So many of our relationships take place at a distance.
Today we socialize by text message, social media apps, and games. It’s unusual to have actual, real-life time to interact with our friends. And as adults, it can often be difficult to build new friendships. If all the interaction we get is online, what happens if we want to hang out in person?
Many of my friends live out of state or too far away to get together often. Even with local friends, our schedules can make it difficult to find time to get together. It’s important to have strong social support, and while online support is great, I miss the sense of community that we can only get from actually spending time together offline.
When I was a little girl, my family had a group of family friends that all attended the same church. This group of friends began to have regular get-togethers that they called The Sandwich Club. Each family would bring food to contribute—sandwiches, appetizers, desserts, chips, and drinks. The adults would sit together and talk or play card games or board games. Meanwhile, the children would go into other rooms of the house and eat, play games, and spend time together. It’s where I learned to play sardines (similar to hide-and-seek), and it’s also where I established a sense of community.
There’s nothing quite like a regular habit to simply spend time together with the people you care about.
I’ve been thinking lately of creative ways that we can build stronger relationships in our lives. Sure, going out to eat or having a few drinks with friends works. There’s nothing wrong with it. But if we want to do something a little different, here are seven activities we might want to give a try to help rebuild a sense of strong community:
1. Amish Friendship Bread
This is one that I’ve been dying to try! I was once given Amish Friendship Bread as a housewarming gift, and it was delicious! All it takes is creating a starter and then you can share that starter with others pretty much indefinitely. It starts as a bag of mushy, yeasty bread starter, but the bread it makes 10 days later is glorious! And it can be shared with a simple note and recipe. Of course, it does take time, but it’s also a way of sharing a project with someone else and then enjoying the results. When each batch finishes, it’s the perfect excuse to have a friend over for a cup of coffee and a slice of the most divine bread. Of course, this isn’t gluten-free, and it’s quite sugary. But it’s a wonderful treat if it’s within your dietary allowances.
2. A Progressive Dinner Party
This is another great way to spend time with friends and family. A progressive dinner party takes planning, but this type of dinner party takes the burden of preparing a full dinner off of one family. Each family is responsible for only one portion of the meal. You can even vary these nights by choosing different themes. You’ll want to schedule about four hours for each evening. You need four host homes with each home assigned a course (appetizers, soup and salad, entrees, and dessert). The party starts with the appetizer host, served in the first home. Then the entire party moves to the next host home for soup and salad, and continues on!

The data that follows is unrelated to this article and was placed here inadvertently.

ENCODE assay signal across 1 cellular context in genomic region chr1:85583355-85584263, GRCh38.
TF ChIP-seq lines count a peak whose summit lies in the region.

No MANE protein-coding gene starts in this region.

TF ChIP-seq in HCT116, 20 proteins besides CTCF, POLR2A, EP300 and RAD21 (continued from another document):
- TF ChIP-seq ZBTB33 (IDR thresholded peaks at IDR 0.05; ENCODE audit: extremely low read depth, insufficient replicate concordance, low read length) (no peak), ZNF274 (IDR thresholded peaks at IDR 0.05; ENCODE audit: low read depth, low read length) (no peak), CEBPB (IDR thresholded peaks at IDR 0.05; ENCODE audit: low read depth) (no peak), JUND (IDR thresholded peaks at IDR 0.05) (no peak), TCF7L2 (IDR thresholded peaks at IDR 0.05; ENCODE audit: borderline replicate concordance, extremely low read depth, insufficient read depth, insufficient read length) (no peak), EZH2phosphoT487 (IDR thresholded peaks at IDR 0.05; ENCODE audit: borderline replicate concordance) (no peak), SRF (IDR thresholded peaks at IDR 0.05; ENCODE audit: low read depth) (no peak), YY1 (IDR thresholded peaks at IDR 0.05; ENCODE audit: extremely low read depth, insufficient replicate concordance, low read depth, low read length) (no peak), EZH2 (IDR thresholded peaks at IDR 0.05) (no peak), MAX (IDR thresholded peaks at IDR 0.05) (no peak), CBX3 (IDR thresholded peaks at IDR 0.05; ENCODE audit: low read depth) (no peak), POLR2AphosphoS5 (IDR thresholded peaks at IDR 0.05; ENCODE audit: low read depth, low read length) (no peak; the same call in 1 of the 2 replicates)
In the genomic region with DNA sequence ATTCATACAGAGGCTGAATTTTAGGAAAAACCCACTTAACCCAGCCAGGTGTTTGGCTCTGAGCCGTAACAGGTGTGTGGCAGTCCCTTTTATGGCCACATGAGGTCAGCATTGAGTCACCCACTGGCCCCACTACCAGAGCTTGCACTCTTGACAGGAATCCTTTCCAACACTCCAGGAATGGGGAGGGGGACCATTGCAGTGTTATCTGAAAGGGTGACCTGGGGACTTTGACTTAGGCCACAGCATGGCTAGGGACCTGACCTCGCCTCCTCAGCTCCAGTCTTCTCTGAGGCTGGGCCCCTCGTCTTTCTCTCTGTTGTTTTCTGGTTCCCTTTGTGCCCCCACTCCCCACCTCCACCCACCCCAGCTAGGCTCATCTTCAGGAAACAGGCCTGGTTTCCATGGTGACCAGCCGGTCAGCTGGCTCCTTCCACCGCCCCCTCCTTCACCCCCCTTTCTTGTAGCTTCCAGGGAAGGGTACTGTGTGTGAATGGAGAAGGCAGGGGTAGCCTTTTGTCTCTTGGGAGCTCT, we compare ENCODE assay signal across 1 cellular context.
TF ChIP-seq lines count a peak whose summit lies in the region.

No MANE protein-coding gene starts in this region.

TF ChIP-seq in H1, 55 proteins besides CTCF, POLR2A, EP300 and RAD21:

3. Game Night
Think outside the electronic variety: board games, trivia, card games (including poker), Pictionary or charades. There are so many games to choose from! Plus, playing games is an excellent way to get to know people and to have a great time doing it.
4. Movie Night
This may not sound like a great way to build stronger relationships, but this is an event I have successfully hosted in the past. I invite a group of friends and everyone brings movies to contribute. We choose which movies to watch at random, and often I find myself watching a movie I’ve never seen before. It’s how I discovered “Say Anything,” now one of my favorites. It’s a great time for fun, shared films and—of course—delicious foods with an assortment of appetizers.
5. Planned Game Meet-Ups
I first got this idea when I was invited to participate in an International Pillow Fight. I went with a friend to Atlanta and hit other adults with pillows for a great time. It occurred to me that organizing these types of events could be a fun way of spending time with our friends. We could organize meet-ups at local parks to have a water balloon fight or meet to battle it out with Nerf guns. If you’ve ever seen a video of adults participating in a real life version of Hungry Hungry Hippos, you know the possibilities for fun gatherings is truly endless. Even a group scavenger hunt is a great way to do this.
You can customize your gatherings for friends, families, couples, singles, adults-only or however you choose. What’s important is not the composition of the groups but the opportunity for getting together to have fun and build a sense of community. Granted, these ideas require a sense of humor, fun, and adventure—but it’s much more interesting than just meeting for dinner or hosting a traditional potluck!
We’re losing touch with one another. Sure, we all have busy lives, but isn’t the quality of those lives as important as how full they are with routine and responsibility? Don’t we all need a break to simply enjoy one another’s company?
If building a stronger sense of community is really important to us, we’ll make the time for it, and we’ll find others who also have this desire for connection and community. These people exist—I hear the longing for connection all the time, and I know that it’s just a matter of someone taking the first step and making the suggestion. So, here’s your starter list.
I hope it is of benefit!
Author: Crystal Jackson
Editor: Molly Murphy